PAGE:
Freddie Mac says the flow of loans through its automated underwriting system has increased briskly and should account for half of its volume next year, up from 20%.
The system, called Loan Prospector, handled 100,000 loans in its first 15 months and another 100,000 in the last seven-and-a-half months. "We're seeing a steady and growing demand for Loan Prospector, which is why we've been able to double the volume in half the time," said Peter Maselli, Freddie's vice president for automated underwriting.
Mr. Maselli also said 350 lenders have adopted the system since its inception, and 25,000 property evaluations have been conducted through the Collateral Express feature.
The Freddie Mac executive said he expects usage of Loan Prospector to accelerate because of its expanded capability. Lenders now can underwrite jumbo and subprime loans, as well as special kinds of credits such as mortgages with 3% down payments. A government-loan module is in pilot testing.
"By giving lenders a single platform for virtually all of their production, we are giving them a more powerful risk assessment tool, which will allow them to price more competitively," Mr. Maselli said.
Freddie Mac, formally the Federal Home Loan Mortgage Corp., has been vying with Fannie Mae, the Federal National Mortgage Association, to attract lenders with automated underwriting systems. The competition heated up recently when both announced enhancements during the annual conference of the Mortgage Bankers Association of America in San Francisco.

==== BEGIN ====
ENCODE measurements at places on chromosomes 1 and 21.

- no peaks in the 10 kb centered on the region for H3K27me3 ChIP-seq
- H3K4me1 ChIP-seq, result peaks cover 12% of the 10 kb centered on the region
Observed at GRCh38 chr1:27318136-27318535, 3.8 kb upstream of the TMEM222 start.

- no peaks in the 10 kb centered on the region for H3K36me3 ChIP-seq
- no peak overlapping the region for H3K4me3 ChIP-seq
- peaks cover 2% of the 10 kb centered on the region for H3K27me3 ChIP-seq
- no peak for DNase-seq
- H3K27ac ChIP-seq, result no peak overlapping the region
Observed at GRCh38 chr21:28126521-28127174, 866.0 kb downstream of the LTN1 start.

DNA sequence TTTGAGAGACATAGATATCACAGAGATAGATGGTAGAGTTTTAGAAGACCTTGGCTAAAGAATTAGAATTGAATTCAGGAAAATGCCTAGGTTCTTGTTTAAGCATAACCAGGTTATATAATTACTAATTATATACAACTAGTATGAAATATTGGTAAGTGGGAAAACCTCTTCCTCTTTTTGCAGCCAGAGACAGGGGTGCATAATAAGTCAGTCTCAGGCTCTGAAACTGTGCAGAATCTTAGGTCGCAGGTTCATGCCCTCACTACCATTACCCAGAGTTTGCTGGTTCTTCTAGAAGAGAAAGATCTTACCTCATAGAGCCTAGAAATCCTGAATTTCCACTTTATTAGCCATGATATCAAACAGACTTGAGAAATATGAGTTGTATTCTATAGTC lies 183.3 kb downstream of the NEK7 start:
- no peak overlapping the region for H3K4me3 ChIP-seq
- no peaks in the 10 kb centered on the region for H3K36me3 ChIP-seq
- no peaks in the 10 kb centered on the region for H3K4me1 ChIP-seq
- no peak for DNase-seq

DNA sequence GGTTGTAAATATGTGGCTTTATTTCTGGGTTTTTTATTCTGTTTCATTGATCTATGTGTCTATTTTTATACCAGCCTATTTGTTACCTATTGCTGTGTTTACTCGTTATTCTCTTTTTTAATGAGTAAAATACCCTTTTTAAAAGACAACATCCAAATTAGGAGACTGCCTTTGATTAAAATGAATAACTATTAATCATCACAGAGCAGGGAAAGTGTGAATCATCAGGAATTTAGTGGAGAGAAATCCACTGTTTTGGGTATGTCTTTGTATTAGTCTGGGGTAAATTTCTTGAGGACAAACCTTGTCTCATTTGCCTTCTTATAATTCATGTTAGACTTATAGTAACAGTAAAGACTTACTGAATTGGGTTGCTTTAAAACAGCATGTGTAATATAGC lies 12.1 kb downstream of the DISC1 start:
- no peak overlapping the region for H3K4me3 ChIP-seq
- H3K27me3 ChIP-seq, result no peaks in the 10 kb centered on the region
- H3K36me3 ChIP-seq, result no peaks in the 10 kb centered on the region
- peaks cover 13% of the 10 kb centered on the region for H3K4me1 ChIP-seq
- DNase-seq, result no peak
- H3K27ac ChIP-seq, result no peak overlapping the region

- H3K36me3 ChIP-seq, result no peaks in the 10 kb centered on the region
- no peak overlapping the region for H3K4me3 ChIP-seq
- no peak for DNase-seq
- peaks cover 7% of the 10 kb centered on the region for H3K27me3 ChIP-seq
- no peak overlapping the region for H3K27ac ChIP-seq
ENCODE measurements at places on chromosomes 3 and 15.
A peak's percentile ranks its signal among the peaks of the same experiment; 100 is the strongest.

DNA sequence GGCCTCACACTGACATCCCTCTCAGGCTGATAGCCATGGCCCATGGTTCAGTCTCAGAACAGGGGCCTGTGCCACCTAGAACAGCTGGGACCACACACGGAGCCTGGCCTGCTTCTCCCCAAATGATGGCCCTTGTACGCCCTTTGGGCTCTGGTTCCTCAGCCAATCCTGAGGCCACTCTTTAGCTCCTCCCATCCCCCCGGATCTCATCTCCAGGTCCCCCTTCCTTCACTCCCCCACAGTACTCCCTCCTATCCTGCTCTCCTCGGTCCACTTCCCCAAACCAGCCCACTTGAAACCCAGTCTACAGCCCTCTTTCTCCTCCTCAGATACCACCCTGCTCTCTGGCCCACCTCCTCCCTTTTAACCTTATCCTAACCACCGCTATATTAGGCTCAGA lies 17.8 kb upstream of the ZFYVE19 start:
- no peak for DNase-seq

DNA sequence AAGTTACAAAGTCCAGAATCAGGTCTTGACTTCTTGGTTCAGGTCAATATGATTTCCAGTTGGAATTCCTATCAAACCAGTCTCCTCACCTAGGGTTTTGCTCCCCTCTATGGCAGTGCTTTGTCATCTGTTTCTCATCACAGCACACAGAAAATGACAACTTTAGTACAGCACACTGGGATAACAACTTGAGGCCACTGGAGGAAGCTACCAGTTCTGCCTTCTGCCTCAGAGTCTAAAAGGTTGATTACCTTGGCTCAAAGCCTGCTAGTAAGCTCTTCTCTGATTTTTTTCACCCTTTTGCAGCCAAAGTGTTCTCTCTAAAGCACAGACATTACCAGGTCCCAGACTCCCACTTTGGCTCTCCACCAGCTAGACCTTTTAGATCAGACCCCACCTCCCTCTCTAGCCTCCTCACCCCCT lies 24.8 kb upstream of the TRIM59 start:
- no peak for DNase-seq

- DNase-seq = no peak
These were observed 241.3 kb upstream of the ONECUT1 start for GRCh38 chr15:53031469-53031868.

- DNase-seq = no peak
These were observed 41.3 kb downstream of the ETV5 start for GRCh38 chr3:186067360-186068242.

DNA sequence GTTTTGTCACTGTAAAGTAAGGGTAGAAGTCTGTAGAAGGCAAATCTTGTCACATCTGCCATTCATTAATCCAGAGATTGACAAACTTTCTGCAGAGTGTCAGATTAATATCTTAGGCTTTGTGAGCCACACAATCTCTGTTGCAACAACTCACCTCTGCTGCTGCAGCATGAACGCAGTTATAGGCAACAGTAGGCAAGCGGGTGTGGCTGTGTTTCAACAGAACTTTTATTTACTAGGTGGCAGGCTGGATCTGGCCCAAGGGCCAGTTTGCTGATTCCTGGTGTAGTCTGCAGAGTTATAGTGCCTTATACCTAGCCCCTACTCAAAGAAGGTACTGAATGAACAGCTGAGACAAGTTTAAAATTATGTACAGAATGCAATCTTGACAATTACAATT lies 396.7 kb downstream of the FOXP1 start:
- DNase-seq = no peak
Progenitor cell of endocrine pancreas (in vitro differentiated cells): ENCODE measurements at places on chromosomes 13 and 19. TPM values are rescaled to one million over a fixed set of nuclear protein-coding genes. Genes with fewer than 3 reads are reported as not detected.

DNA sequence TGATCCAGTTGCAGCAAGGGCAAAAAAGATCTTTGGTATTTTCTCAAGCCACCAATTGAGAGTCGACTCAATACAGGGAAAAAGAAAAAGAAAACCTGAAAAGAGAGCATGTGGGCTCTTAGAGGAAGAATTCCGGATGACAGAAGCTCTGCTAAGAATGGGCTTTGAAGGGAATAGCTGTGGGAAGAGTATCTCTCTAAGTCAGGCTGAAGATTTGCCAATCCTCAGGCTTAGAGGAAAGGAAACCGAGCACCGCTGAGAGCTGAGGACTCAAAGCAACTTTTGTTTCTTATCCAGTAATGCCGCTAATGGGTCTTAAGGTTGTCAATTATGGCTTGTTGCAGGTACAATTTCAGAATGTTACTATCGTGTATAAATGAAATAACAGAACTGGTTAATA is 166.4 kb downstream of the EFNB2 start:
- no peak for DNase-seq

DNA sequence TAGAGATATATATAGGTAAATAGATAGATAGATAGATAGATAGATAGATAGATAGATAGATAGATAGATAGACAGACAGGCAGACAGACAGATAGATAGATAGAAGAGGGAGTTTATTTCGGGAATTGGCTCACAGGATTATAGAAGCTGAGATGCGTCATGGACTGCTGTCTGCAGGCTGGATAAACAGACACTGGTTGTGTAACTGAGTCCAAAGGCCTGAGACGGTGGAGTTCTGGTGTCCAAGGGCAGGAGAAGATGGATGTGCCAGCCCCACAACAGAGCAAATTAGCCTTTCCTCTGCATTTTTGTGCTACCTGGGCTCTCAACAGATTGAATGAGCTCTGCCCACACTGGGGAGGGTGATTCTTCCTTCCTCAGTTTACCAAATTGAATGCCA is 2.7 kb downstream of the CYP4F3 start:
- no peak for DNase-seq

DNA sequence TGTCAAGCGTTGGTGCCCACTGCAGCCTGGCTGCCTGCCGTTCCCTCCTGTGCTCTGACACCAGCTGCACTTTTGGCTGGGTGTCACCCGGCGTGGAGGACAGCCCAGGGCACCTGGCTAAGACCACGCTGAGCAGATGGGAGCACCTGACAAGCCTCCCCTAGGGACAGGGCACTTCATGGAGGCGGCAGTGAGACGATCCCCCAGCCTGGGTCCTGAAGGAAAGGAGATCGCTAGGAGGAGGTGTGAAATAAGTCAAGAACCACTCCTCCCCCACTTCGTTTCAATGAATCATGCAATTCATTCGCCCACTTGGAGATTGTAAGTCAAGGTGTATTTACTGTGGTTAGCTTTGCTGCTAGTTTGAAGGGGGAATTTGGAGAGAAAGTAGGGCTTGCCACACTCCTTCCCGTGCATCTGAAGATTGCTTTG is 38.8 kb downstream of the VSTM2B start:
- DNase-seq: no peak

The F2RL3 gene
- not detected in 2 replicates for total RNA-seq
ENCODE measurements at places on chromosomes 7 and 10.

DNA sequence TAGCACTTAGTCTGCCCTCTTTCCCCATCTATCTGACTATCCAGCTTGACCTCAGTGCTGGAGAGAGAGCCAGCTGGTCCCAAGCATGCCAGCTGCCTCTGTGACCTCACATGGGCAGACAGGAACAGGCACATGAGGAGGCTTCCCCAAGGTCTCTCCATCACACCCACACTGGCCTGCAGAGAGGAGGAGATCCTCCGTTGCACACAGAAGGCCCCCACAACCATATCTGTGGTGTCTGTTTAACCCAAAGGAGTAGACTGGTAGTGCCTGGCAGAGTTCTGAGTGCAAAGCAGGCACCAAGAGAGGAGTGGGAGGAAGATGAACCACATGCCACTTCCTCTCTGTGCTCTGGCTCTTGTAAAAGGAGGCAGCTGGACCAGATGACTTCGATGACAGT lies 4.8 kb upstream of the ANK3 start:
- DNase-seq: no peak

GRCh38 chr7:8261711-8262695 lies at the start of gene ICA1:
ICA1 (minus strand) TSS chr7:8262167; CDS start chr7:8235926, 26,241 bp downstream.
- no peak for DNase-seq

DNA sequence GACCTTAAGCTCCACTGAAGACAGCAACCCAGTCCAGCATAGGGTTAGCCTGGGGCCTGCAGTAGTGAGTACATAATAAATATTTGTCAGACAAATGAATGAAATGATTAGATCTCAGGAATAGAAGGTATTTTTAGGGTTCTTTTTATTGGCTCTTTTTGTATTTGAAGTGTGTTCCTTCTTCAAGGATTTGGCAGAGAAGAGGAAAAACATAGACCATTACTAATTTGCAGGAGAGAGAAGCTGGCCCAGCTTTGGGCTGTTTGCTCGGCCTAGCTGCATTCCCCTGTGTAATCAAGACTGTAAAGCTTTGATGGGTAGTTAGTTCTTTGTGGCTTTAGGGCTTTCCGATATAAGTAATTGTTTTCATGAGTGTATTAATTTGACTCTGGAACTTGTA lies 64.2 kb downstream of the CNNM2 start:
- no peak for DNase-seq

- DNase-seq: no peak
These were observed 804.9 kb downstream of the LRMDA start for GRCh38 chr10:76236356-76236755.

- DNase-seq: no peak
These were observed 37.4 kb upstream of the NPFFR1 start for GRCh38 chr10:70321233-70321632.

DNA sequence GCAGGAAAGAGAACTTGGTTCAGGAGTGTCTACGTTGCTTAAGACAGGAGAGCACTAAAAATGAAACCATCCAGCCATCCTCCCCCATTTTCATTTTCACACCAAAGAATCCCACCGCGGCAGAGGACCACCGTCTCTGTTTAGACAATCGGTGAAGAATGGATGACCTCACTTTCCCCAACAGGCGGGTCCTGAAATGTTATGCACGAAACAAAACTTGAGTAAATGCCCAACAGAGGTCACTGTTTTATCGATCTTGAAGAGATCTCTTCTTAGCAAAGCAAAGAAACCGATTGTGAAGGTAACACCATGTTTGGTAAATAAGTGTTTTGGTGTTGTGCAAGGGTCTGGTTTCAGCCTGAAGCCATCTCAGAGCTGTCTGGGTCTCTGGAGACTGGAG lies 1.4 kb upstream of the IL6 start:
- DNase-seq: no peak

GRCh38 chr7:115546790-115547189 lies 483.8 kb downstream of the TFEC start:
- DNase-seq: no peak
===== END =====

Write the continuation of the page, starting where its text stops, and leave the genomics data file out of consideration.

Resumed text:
At a conference in New York last week for analysts and investors, president David W. Glenn said by providing lenders with easy access to the secondary markets, Freddie Mac expected growth in its mortgage portfolio to grow faster than the residential mortgage market.
He pointed to the enhancements, which he said empower lenders and capitalize on Freddie's advantages.
Both Freddie and Fannie stand to gain volume next year from the increase in their loan limits. Early indications are that the two may announce raising their ceilings by about $10,000, to $217,000, when a home-price index for October becomes available late this month.